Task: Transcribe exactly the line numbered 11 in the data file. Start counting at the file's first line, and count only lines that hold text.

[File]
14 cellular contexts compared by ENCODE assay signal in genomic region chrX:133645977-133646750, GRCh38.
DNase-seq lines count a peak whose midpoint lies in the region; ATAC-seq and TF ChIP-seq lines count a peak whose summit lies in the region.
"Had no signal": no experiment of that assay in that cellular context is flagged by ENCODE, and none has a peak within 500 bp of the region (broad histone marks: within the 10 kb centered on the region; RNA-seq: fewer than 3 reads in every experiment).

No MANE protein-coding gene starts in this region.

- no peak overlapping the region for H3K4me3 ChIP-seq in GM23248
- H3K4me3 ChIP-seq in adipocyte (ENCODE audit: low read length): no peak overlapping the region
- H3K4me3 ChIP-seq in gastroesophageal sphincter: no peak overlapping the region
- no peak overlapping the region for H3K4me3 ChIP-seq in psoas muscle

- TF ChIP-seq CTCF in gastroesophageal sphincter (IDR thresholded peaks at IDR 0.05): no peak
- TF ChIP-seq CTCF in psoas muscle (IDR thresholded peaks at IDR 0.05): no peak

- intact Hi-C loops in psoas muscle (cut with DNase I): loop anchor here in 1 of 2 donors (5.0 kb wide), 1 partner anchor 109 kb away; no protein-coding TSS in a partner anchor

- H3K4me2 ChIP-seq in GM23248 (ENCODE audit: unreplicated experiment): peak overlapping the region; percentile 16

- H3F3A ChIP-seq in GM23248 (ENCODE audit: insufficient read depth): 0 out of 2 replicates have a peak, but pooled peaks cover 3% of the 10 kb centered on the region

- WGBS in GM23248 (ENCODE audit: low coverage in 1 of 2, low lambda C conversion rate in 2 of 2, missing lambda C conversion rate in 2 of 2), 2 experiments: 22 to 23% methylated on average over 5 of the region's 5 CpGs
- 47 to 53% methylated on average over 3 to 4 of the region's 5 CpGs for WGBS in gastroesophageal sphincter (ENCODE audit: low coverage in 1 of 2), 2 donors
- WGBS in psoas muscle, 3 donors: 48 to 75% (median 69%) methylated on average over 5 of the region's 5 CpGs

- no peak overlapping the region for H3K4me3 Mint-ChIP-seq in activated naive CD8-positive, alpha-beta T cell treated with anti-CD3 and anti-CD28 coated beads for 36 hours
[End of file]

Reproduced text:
- intact Hi-C loops in psoas muscle (cut with DNase I): loop anchor here in 1 of 2 donors (5.0 kb wide), 1 partner anchor 109 kb away; no protein-coding TSS in a partner anchor